In mid-March Forest Service Chief Tom Tidwell received a stern letter from the office of Arizona’s senior senator.
A key project to speed up and expand forest restoration in northern Arizona will now be delayed to a time uncertain. For the past year, stakeholders in the 2.4 million-acre Four Forest Restoration Initiative, or 4FRI, had been under the impression that the Forest Service was making progress on issuing a large-scale contract for tree thinning and forest biomass removal on up to 500,000 acres.
But at a meeting last month, the Forest Service announced it won’t be soliciting proposals for the contract. The agency had initially agreed to a plan under which it would release a request for proposals in December 2017.
The move largely came to the surprise of stakeholders, many of whom see a large-scale contract as the only way the region-wide forest health project will ramp up to its goal of mechanically thinning 50,000 acres of forest per year.
“We really don’t see another path to accelerating thinning on 4FRI,” said Travis Bruner, Arizona forests program director with the Grand Canyon Trust.
In explaining the decision, Forest Service officials said the agency hasn’t been able to gather enough information on the yield and value of the timber that would be covered in a new contract. Nor has it been able to do necessary modeling on what sort of industry -- from biomass plants to OSB facilities -- could make a contract financially viable and sustainable by providing nearby demand for wood.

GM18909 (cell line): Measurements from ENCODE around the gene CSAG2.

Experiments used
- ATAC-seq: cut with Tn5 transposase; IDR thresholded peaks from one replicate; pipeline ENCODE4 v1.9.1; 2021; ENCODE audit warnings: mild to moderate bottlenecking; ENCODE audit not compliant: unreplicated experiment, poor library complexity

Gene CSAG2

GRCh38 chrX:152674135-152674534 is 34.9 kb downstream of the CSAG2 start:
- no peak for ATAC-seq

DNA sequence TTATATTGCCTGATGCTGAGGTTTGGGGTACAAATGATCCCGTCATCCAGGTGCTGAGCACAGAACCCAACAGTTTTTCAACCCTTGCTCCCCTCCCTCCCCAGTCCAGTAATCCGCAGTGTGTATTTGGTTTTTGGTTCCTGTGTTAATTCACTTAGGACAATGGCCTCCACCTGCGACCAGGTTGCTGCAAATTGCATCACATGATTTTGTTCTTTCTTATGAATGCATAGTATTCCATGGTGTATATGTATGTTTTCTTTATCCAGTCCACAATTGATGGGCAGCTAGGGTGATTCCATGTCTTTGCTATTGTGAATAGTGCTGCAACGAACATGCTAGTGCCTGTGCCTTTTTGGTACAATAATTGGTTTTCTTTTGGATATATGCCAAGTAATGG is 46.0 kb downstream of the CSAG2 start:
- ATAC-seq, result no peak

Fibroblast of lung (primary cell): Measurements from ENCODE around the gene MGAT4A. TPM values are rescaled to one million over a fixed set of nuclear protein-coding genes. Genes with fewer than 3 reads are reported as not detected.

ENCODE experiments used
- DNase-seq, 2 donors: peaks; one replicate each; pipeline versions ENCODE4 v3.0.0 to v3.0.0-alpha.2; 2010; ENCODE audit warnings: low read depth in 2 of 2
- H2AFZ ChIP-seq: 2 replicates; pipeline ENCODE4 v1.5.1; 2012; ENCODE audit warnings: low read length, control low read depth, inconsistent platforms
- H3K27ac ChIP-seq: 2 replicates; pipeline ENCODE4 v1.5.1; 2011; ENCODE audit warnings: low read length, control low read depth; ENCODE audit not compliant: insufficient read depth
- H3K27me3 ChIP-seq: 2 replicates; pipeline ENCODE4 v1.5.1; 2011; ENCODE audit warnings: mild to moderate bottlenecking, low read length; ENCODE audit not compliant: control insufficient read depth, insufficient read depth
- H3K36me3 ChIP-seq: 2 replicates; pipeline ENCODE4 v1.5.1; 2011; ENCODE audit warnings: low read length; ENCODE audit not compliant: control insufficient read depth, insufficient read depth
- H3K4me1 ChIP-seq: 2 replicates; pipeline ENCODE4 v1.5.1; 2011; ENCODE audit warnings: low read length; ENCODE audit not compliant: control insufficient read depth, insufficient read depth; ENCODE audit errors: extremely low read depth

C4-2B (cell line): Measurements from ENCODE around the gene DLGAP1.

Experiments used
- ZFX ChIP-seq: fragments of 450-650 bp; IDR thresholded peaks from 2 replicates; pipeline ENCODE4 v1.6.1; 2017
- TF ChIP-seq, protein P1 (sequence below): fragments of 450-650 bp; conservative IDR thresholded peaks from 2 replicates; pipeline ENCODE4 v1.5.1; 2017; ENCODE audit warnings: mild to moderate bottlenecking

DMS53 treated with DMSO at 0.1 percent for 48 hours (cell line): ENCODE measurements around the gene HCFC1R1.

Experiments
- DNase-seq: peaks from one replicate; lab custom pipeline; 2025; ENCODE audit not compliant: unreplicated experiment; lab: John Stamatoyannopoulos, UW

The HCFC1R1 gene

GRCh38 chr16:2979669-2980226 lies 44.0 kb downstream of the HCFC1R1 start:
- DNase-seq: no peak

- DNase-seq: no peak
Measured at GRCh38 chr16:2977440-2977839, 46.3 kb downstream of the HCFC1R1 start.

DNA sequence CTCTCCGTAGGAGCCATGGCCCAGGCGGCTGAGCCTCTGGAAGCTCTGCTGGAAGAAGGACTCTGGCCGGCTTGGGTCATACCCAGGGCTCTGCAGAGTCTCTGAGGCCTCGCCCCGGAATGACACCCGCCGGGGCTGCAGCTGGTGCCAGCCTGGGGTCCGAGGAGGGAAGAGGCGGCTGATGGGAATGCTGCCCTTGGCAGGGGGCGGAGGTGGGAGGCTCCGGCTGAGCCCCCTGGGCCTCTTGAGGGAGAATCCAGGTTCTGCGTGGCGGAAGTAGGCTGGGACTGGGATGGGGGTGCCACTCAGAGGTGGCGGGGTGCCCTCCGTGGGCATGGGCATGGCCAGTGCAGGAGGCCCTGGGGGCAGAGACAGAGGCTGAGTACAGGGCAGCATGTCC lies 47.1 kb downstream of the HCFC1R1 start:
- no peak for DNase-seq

In mid-March Forest Service Chief Tom Tidwell received a stern letter from the office of Arizona’s senior senator.
Financial difficulties have plagued the first large-scale 4FRI contract, awarded in 2012. The company has failed to reach anywhere near the expected scale of work, with just 10,600 acres thinned out of 300,000 that were expected to be completed by 2022. The contractor still hasn’t built any major wood processing facility near Flagstaff or Williams, which has long been promised.
The Forest Service also wants to collaborate more with the state and counties on what sort of incentives, subsidies or land parcels could be included in a contract to make it more attractive to a company, said Henry Provencio, the innovations and efficiencies coordinator with 4FRI.
“It’s about timing. We’re still trying to figure out exactly where and what kind and what tools are available to issue a (request for proposal),” Provencio said. “We’ve still got more questions than answers.”
Diverging from the initiative’s stakeholders, Provencio described the Forest Service’s commitment to a December timeline for issuing the request for proposals as “somewhat aspirational in nature.”